We think we know haiku. It's the short-short form of poetry based on seventeen syllables in a 5/7/5 line length, usually an observation of nature. It's poetry of the moment, dashed off quickly, not serious writing.
Wrong. Haiku is so much more—which is only one of the surprises in this beautiful small volume of haiku from one of Japan's most renowned poets, Momoko Kuroda, translated with insightful commentary by Abigail Friedman, a career U.S. diplomat who studied with Kuroda when Friedman lived in Japan.
Like the haiku it centers on, I Wait for the Moon cannot be summed up in simple terms. The hundred poems Friedman chooses take readers on a journey through life, writing, Japan, and the evolution of one woman's resonant writing voice.
Haiku, it turns out, are limited to 17 units, not syllables: the units are 17 sounds of Japanese Kanji, the pictorial letterforms. The line lengths are not a prescribed 5/7/5; rather they are signaled by grammatical breaks or kireji, the word that signals a "cut" or turn, a surprise in the haiku.
The point of delving into haiku form is not to mess with reader's heads, but to show the intricacy in those seventeen beats, details that make this form of poetry far more challenging and meaningful than most people realize.
Take this early Kuroda haiku:
underground passage/ there's a wind rushing by—/ the calendar seller
Simply a powerful observation of a moment, it seems, until Friedman comments:
As is so often the case with haiku, it is the unstated which completes the poem. We must divine the sound of calendar pages fluttering and flapping in the wind, drawing Momoko's attention to the calendar stall. Here, everything is in motion—the poet walking through the passageway, the wind, the pages of the calendars, and time itself (the calendar being a symbol of tempus fugit).
Friedman shows Kuroda's decades-long evolution from a classical poet of haiku, based on reporting or observation, to a poet whose haiku are deeply reflective. The changes in the poet's writing voice were sharpened by the events of March 11, 2011, when the most powerful earthquake ever recorded in Japan struck the country's northern coast, followed by a devastating tsunami and the man-made devastation at the Fukushima nuclear power plant went into meltdown.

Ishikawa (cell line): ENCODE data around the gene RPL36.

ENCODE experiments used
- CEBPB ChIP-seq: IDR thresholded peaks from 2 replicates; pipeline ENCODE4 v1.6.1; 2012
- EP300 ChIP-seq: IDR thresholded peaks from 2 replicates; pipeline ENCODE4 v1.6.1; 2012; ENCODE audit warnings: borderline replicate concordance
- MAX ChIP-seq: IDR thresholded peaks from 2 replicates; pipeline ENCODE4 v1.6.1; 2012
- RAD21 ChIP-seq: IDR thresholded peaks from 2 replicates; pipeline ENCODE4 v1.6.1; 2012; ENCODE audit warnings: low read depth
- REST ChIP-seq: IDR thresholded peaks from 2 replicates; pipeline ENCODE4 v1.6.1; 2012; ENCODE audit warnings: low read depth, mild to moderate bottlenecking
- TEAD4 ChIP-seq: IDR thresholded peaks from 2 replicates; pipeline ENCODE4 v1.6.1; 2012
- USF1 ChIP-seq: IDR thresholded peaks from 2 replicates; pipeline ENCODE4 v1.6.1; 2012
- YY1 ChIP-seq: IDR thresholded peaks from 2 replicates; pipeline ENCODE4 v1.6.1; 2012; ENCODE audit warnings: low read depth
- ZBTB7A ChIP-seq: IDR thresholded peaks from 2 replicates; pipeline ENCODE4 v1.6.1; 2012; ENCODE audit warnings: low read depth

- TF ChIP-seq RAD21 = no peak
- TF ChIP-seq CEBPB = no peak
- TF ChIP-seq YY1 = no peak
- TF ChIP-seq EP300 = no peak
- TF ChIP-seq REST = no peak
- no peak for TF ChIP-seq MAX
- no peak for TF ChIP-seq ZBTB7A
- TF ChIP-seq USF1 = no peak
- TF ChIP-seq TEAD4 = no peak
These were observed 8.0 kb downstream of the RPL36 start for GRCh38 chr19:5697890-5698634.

deep beneath the sea/ upon those in deepest sleep/ cherry blossoms fall
Momoko believes the triple disaster changed not only the lives of the victims, but everyone's lives. She felt that she needed to achieve a 'self-revolution.' She set about contributing to the revival and rebuilding effort through her role as a haiku selector [she was asked to encourage locals to write haiku about the events]. ... Momoko urged contributors to write about their painful experiences. (Specifying such a request was particularly necessary as the cultural norm in Japan would be for victims to try not to burden others with their pain.) She embraced the idea that haiku did not have to be about the blessings of nature. She confessed regret and shame at having failed to heed early critics of nuclear power, and she took a public stand along with other artists against nuclear power. Looking back, Momoko believes that the events of March 11, 2011, forced a transformation within her, altering her perspective on life and nature, as well as haiku.
the early rising bamboo partridge calls to those no longer alive
I Wait for the Moon is haiku at its richest, an exploration of life and our lives through the voice of a justifiably revered poet and her insightful student. The book itself honors the poetic form; it is carefully crafted and beautiful in its details, inviting readers to savor the words—and wisdom within.
Read an excerpt from this book.
Momoko Kuroda is one of Japan's most well-known haiku poets. She has published six collections of haiku and authored or co-authored another twenty-three prose works. She has received the Best Modern Woman Haiku Poet Award as well as the Dakotsu Prize, Japan's most prestigious haiku award (she was the first poet to be awarded the prize). A haiku selector for the Nihon Keizai Shimbun's weekly Sunday haiku column, she also appears on NHK television and serves on the jury of national and regional haiku contests. Until her retirement she held a senior management position at the Hakuhodo advertising agency in Tokyo.
Abigail Friedman is a U.S. diplomat and prize-winning haiku poet who has lived and worked in Japan. Her haiku and writings on haiku have been published worldwide. She is author of The Haiku Apprentice: Memoirs of Writing Poetry in Japan. Visit the Asia Foundation website & the publisher's website.
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